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Aug 7, 2022
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The ruble may not stand the test in August

August, this traditionally problematic month for Russia, can become a turning point for the ruble exchange rate. It seems that the factors that contributed to its continuous strengthening since March are beginning to weaken. In particular, imports will recover, exports will decline, oil prices will decline, and the effect of Western sanctions will intensify. The interviewed experts agree on this.

Mark GOIKHMAN, chief analyst at TeleTrade:

“It can be assumed that the ruble exchange rate has again returned to the long-term trend of gradual weakening. Fluctuations in both directions are not ruled out, but it is unlikely that the dollar will fall below 58 rubles in August, a rise to 64-65 rubles is more likely. Now the exchange rate is mainly affected by the ratio of foreign exchange earnings from exports and the demand for it from importers. The first of these factors is weakening: a barrel of Brent oil fell sharply from July 29 to August 4 – from $110 to $97 per barrel. One of the reasons is connected with the decision of OPEC +: on August 3, the countries participating in the deal raised production quotas by only 100,000 barrels per day, although they had previously increased by 648 bpd. Further, imports gradually increase – as stocks in trade and production are depleted. Especially, in anticipation of the end of the summer season, the return of people to current activities and purchases. It is also important that the government intends to return to the currency rule, that is, the purchase of foreign currency for rubles on the stock exchange. It is not yet in effect, but the very fact of its announcement affects the exchange rate, prompting investors to buy the currency now in anticipation of its future appreciation.”

Artem DEEV, head of the analytical department at AMarkets:

“For the ruble, oil quotes are traditionally important, which began to decline. The reason is the reduction in energy demand due to the slowdown in the economies of developed countries. In addition, the negative effect of sanctions is growing. According to the forecasts of the Central Bank, GDP will fall by 7-8% in the III quarter, and by 10-11% in the IV. This is a catastrophic collapse: in 2009 the Russian economy collapsed by 7.8%, during the default year of 1998 – by 5.3%. The current decline is comparable to the situation of the country’s transition to a market economy (1992-1994), when GDP fell by 12-14.5%. Under these conditions, the weakening of the ruble will be one of the ways to fill the deficit budget. Otherwise, the government will not have enough funds for the social sphere – medicine, education, etc. In August, we will see how the ruble is gradually losing ground against the dollar and will probably rise to 65-70 rubles. True, this will still be a process controlled by the Central Bank.”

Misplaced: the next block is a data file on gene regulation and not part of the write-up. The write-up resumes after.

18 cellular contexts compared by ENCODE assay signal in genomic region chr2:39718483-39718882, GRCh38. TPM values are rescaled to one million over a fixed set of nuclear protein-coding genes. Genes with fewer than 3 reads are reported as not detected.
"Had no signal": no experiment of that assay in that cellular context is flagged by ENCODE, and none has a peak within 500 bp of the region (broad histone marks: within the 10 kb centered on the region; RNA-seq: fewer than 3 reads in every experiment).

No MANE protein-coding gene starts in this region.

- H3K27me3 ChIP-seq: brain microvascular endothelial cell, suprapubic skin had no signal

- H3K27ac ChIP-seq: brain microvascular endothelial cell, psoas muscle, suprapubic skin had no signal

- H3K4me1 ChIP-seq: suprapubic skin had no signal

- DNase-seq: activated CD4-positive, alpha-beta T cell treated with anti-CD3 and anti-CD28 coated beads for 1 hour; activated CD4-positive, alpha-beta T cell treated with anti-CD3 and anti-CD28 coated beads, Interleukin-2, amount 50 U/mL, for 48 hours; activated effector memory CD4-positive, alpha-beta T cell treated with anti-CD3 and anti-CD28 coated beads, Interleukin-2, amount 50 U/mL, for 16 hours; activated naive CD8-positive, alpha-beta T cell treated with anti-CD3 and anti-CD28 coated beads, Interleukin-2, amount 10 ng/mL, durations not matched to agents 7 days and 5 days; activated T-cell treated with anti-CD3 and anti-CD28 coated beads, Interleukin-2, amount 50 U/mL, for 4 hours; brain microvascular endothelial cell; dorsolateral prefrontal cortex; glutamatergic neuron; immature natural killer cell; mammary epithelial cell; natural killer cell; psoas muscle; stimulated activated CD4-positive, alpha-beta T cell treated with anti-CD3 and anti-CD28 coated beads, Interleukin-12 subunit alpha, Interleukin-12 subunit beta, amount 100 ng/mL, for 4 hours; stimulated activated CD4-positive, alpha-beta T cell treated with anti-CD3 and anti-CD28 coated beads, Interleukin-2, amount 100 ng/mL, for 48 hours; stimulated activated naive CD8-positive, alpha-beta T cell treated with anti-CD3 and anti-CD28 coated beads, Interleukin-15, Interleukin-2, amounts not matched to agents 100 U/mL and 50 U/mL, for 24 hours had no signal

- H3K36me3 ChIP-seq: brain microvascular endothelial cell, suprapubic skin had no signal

Fedor SIDOROV, private investor:

“The trend for the ruble is in any case determined – the Russian currency will weaken. Otherwise, the profits of exporters and the budget, which receives less revenue, will suffer. The authorities have been talking about the fact that the Russian currency should be brought to a full justified rate for a long time, and we are talking about a completely understandable bar – 70 rubles per dollar. There are conditions. First, imports are gradually recovering. It was the inability to acquire the necessary raw materials, materials and components that created a situation of an overabundance of currency within the country, which strengthened the ruble. Now the situation will change, as parallel import programs will work. Secondly, the onset of a global recession (which no one denies) will lead to a weakening of the currencies of developing countries, including Russia. We are not cut off from global production, which means that inflationary processes will put pressure on the ruble.”

Vladislav ANTONOV, financial analyst at BitRiver:

“From the quarterly report of the Central Bank on monetary policy dated August 1, it follows that in the context of sanctions, the future of the ruble depends on the recovery of demand for foreign currency from importers. Import volumes are increasing, but not fast enough to eliminate the imbalance between supply and demand. Current geopolitical risks and the more distant but very real threat of a global recession also remain a source of uncertainty. The situation in the domestic foreign exchange market is also determined by a number of important factors. In particular, the Central Bank extended the restriction on cash withdrawals for 6 months and allowed banks to introduce negative rates on foreign currency accounts of legal entities. The regulator fears that unfriendly countries will impose sanctions against the Moscow Exchange and the National Clearing Center (NCC). If this happens, all client funds with the NCC will be frozen and exchange trading in dollars and euros will be stopped. In the coming weeks, the dollar / ruble pair will be in the range of 55-65.

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